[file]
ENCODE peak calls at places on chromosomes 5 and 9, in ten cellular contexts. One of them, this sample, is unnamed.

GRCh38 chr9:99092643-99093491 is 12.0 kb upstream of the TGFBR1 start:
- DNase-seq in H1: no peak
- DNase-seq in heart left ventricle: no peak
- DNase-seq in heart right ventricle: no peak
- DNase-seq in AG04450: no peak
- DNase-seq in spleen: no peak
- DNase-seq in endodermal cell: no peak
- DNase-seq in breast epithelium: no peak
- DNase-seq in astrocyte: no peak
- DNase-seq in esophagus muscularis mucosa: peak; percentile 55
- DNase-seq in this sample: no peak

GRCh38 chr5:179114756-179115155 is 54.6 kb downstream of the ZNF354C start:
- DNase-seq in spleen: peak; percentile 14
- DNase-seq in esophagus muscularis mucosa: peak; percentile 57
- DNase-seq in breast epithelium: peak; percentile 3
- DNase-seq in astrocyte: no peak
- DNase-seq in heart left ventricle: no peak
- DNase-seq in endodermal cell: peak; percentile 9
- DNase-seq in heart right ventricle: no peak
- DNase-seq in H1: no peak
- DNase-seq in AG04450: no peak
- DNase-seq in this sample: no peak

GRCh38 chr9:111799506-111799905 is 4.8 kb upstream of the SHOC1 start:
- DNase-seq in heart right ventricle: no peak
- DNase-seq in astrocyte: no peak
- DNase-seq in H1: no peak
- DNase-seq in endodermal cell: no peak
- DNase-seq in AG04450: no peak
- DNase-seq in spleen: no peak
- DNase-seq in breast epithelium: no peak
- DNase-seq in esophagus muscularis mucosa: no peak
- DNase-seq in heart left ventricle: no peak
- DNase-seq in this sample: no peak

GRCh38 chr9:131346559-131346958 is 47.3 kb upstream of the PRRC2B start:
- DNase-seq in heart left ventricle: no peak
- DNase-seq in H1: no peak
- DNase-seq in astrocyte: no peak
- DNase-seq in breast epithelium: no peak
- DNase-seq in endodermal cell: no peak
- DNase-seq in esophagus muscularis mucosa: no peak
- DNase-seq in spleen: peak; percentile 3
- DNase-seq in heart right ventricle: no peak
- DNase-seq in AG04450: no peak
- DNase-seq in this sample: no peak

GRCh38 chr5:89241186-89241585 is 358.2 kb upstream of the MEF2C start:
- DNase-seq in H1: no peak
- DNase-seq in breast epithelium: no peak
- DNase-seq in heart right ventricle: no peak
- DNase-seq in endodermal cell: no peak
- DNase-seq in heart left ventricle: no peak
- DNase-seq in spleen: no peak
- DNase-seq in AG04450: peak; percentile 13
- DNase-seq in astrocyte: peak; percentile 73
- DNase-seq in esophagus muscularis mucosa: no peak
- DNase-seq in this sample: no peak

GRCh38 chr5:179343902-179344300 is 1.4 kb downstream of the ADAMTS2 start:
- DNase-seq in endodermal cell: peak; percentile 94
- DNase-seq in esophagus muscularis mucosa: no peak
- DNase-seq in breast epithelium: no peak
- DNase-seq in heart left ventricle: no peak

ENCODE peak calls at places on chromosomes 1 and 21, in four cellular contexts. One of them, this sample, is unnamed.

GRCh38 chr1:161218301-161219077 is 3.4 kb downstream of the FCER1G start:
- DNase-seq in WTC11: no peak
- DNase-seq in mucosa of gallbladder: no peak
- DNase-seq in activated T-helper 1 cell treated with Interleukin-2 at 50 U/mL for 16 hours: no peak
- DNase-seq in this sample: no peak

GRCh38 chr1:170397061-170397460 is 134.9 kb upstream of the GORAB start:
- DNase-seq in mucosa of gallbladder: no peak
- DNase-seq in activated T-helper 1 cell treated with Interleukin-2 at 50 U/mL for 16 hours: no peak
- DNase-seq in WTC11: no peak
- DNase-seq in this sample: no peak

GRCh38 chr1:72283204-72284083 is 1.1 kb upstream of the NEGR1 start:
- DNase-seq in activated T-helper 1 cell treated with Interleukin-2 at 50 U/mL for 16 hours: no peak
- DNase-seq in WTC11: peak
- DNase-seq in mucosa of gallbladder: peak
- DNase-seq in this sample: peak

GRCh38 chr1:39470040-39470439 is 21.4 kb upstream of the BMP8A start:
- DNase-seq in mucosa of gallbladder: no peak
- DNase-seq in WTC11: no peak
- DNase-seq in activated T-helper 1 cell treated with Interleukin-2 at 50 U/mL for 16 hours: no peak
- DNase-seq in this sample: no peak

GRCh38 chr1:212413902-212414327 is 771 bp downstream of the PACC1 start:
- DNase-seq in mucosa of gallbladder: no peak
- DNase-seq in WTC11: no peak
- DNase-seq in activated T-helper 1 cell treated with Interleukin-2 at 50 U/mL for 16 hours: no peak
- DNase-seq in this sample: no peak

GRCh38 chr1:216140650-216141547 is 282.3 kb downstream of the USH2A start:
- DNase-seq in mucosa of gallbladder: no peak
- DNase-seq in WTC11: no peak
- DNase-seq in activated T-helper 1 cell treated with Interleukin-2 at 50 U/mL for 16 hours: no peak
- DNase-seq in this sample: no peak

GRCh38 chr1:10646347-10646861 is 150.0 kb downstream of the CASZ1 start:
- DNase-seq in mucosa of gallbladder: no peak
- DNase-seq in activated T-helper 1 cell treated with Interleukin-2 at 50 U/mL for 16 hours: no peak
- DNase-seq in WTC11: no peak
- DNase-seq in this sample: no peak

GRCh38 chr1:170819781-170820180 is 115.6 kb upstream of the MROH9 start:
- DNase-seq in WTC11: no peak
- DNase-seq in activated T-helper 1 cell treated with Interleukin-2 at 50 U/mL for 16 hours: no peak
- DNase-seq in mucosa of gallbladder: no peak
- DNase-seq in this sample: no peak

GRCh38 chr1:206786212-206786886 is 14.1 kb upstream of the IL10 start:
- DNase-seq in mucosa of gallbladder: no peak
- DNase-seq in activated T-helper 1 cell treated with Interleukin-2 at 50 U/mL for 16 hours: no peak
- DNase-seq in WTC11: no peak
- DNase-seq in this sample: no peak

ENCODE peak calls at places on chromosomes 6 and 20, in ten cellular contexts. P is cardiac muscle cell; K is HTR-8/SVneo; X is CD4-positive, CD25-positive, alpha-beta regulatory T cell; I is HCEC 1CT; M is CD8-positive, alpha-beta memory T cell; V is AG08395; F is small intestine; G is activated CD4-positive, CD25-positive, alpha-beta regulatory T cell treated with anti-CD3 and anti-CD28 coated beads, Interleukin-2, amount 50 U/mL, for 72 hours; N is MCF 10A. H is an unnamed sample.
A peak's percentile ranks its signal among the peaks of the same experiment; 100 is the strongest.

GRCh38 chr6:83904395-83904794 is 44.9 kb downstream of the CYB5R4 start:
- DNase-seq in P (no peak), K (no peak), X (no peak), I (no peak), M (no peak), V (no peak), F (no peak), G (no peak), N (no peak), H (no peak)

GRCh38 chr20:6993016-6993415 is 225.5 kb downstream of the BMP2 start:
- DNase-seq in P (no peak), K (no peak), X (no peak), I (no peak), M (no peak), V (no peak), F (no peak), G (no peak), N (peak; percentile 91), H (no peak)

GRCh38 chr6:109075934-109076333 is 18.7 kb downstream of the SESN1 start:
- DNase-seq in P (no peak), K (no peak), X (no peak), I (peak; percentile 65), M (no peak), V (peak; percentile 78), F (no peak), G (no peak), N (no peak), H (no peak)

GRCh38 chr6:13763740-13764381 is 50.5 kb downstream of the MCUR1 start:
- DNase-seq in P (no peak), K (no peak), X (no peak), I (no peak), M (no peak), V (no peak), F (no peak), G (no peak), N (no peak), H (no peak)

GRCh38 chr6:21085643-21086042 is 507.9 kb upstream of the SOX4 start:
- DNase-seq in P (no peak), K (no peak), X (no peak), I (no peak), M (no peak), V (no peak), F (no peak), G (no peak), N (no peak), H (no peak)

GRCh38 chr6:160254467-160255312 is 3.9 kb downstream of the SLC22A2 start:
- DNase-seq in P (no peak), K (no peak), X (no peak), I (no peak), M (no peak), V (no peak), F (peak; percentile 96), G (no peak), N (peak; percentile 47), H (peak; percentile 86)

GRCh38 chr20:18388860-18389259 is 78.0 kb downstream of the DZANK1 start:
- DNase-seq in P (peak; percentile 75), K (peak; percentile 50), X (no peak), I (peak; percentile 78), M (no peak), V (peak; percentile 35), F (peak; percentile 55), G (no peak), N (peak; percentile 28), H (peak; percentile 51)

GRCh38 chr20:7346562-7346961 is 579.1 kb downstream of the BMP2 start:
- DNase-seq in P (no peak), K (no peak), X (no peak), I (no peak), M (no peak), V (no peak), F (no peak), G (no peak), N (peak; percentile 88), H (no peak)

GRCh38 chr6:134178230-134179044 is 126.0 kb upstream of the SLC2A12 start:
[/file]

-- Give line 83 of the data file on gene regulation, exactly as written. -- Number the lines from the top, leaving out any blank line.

GRCh38 chr1:212413902-212414327 is 771 bp downstream of the PACC1 start: